Criminals on stolen motorcycles know they can ride normally, blend in, and still have a viable means of escape if they’re challenged by the authorities. When PC Edwin Sutton of the Metropolitan Police knocked a suspected thief from a scooter with his police car it led to a misconduct investigation by the Independent Office for Police Conduct that lasted for nearly two years. He was eventually cleared of any wrongdoing, but just because the officer was cleared on that occasion, it doesn’t mean that it’s game on and that all police officers will be cleared in any future investigations where they deal robustly with suspected criminals on motorcycles. With that in mind, Police Forces should have a strategy in place that protects their staff and the public when dealing with criminals who use motorcycles as their vehicle of choice.
So how does this affect you? If fuel stations in areas with high rates of motorcycle-enabled crime adopt a policy of not serving to customers wearing a helmet – or with their face covered – they disrupt criminals. They’re disrupted because they won’t want to show their faces, so they’ll go to a different petrol station where they can get fuel while wearing a lid.
By denying criminals freedom of movement, the police start to control where these criminals go, and can maximise the opportunities to gain intelligence or take positive action. It’s not rocket science – it’s all about the police forging good links with the local community. You’re part of that community.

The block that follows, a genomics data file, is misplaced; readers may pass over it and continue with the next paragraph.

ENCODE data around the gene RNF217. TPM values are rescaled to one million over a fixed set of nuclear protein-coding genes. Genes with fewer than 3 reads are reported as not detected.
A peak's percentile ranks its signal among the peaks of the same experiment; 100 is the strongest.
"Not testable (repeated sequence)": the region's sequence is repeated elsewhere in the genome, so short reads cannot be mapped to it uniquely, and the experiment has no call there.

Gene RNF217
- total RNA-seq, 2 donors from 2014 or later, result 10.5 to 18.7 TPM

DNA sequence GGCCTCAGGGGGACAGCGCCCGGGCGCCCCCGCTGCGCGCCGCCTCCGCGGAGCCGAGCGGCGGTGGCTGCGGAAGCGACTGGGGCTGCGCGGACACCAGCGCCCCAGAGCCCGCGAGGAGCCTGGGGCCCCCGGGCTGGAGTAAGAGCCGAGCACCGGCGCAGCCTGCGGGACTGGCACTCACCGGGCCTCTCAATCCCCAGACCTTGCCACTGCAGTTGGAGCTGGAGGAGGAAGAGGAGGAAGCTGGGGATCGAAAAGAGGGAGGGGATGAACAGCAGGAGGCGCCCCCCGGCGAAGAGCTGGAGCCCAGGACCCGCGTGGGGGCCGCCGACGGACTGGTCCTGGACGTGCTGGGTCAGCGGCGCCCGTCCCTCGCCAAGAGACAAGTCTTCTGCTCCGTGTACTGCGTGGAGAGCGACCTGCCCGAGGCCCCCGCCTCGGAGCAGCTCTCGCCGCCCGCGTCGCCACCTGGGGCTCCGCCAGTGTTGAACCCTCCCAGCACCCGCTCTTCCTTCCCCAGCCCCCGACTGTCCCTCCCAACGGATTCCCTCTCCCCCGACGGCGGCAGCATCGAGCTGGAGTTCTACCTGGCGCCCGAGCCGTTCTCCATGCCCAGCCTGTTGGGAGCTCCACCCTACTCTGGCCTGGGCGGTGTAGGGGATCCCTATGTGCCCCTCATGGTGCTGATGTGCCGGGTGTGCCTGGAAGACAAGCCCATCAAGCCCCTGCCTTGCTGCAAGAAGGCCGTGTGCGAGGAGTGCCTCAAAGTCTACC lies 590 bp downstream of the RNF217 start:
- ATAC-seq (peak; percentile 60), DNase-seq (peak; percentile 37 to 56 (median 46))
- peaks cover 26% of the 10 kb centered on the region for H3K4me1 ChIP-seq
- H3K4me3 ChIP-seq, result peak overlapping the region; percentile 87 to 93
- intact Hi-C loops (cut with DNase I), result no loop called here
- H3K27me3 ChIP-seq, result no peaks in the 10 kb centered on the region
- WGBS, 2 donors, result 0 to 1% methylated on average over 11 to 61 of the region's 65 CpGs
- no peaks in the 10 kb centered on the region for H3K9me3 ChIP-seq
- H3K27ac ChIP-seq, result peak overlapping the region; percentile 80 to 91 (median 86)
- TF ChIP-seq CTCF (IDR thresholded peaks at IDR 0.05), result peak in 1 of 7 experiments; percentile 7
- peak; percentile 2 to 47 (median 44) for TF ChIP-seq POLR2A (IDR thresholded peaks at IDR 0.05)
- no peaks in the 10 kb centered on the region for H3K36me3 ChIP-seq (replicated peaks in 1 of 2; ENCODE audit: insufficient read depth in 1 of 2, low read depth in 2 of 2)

Also, if you take your helmet off, the staff aren’t going to feel threatened or worried that the interaction is going to end in a theft or confrontation, and it will be a much nicer experience all round.
Imagine having your bike stolen; it’s going to affect you and your family financially and emotionally. Then imagine seeing it come out of a petrol station being ridden by the person who broke into your garage. Into your home.
If the rider has had to take their helmet off then there will be CCTV of them, which the police can act on. However, if the rider hasn’t had to take their helmet off there’s absolutely nothing that you or the police can do because there will be nothing of evidential value, except a single piece of intelligence to say that a stolen bike was there. If that intelligence is being repeated all over the city, it’s a much larger problem for the police than if it’s only happening at a handful of fuel stations.
It’s a balancing game – being proportionate always is – and fuel retailers across the country have different policies in relation to customers removing helmets. but good links between the police and the community help to fight crime.
The police do need to tackle the issue directly though and actually follow up on the information, otherwise it’s a complete waste of time.
When race teams reduce the weight of a bike by a tiny amount they know, on its own, it isn’t going to win a GP, but as part of a much wider package it might. Taking your helmet off is one of those little things; a small part of a much bigger picture so, as with all members of the community, be it police officers, business leaders or riders, do your bit if asked.
Enabling police officers to do their job effectively without fear of prosecution is another thing entirely.